Today, more and more companies are using video games as a hiring tool.An impressive résumé, a well-written cover letter and a stack of glowing recommendations can tell you a lot about a candidate, but knowing in advance how someone will really perform on the job is as hard as it’s ever been.
At times, making the right hiring decisions seems to require an interpersonal sixth sense. If only there were a way to see who you’re really getting, before you pull the trigger.
Well, there might just be – and surprisingly, it actually involves pulling a trigger. That’s right. Black Ops isn’t just about blowing away bad guys anymore. These days it’s also a way to supercharge your employee selection process. Here are five ways in-interview gaming can help your company level up.
1) Gauging Engagement. Roll out the Dance Dance Revolution mat and watch the reaction of your interviewee. Does he smile and immediately break into some pre-game stretches? Or does he appear visibly uncomfortable and suddenly fake a limp? The “gaming interview” can definitely be a curveball for many job applicants, but that’s a good thing. It won’t be the first curveball they’re thrown in their career, and how they respond really matters. So gauge the candidate’s reaction to determine if he’s the kind of employee who will go all out, all the time – even when that means busting a move to Japanese techno.
2) Multiplayer Mojo. Before you welcome someone into your workforce, it’s smart policy to have the person prove her worth in your guild, clan or squad. Why? Because when used as a hiring tool, a multiplayer game can shed light on a candidate’s collaboration style. Does she lead the charge against an enemy’s stronghold? Does she follow 10 steps behind? Does she shoot her teammates by accident? (Hey, we all make mistakes.) Or on purpose? (Red flag!) The role an applicant plays while gaming can tell you a lot about the role he or she will take in your business, making your hiring decisions even easier.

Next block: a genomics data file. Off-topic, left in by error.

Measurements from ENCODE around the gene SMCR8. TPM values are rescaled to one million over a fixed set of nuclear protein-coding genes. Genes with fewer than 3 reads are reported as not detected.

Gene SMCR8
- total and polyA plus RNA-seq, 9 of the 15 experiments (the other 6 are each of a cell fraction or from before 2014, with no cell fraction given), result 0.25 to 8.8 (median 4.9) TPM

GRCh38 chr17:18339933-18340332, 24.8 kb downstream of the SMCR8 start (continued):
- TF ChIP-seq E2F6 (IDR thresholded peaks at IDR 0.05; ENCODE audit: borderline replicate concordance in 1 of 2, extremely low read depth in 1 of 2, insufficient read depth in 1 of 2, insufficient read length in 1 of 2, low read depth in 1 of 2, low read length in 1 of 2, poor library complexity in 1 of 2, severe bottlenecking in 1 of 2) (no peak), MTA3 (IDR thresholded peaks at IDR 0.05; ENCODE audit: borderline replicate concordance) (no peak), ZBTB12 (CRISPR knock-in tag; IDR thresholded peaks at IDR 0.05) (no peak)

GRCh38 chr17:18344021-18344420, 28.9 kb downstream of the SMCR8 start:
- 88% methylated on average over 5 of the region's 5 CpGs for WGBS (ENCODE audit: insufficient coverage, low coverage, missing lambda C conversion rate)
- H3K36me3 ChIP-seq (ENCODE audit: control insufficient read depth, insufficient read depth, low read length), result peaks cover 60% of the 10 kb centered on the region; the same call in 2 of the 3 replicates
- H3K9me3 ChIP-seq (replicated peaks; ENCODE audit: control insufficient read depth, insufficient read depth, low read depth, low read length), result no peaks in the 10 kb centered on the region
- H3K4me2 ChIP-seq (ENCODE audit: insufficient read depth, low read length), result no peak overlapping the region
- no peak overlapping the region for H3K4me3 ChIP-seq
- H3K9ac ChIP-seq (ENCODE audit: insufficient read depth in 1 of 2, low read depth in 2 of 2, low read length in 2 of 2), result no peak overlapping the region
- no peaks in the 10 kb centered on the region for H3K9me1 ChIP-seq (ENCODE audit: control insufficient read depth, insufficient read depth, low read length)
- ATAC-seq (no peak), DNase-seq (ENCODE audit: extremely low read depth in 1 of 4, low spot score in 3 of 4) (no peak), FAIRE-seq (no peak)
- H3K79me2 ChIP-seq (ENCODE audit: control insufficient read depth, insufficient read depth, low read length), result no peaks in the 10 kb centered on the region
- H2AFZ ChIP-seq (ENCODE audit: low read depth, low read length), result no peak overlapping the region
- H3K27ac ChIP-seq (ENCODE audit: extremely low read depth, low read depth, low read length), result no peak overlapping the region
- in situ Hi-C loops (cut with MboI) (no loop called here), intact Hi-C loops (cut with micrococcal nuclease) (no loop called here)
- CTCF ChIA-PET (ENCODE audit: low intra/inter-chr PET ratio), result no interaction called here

3) Beware the Rage Quit. When he gets hit with the blue shell in Mario Kart, does your candidate curse, scream or throw his controller through the nearest plate-glass window? If so, he’s likely to do very bad things when he loses a client or misses out on a promotion. Gaming has a special power: it reveals the person behind the cover letter and the freshly starched suit. Boy or man? Rage or competitive drive? Games will show you which applicants can keep their cool under pressure, plus a whole lot more.
4) Serious Play. Boosting your employee selection skills through game play only works if you stay focused on your hiring decisions right there in the heat of battle. Keep the questions rolling during your game. Watch your applicant closely, and look for the best multitasker. If an applicant needs to pause the game to answer a question, can he or she stay focused in a busy work environment? Maybe, maybe not. Be fair, because not everyone is a gamer, and unfamiliar games require focused concentration. But do look for the standouts. People who can fire off detailed answers while shooting a laser cannon are definite keepers.
5) Kicking It With The Clan. While the majority of your hiring decisions should be based on an applicant’s experience and skills, personality is incredibly important too. Gaming transforms the traditional interview into a slightly less stressful thing, and that provides a glimpse into the real person, not the guarded pose or the calculated facade. That’s really what this blog is about. When people play, they let their guard down. What could be more important to an interviewer? So while you’re busy storming the castle or ripping up the raceway, ask yourself: “Am I having fun? Would I invite this person to game with me off the clock?” If the answer is no, ask yourself why. Think about your workplace dynamic and make your call.
Making video games a part of your employee selection strategy can be a great way to break down walls and learn more about your candidates. Gaming reveals things that a traditional Q&A session just can’t. It’s not the perfect interview style for every company, but if yours is a young one and it fits with your culture, go for it. Evaluate its effectiveness. If your Mario Kart skills are improving but your employee selection skills aren’t, then hang up your controller, at least until after work. But if gaming turns out to be a one-way mirror into your candidate’s soul, we hope you’ll remember to share this blog from The Resumator with all of your HR besties.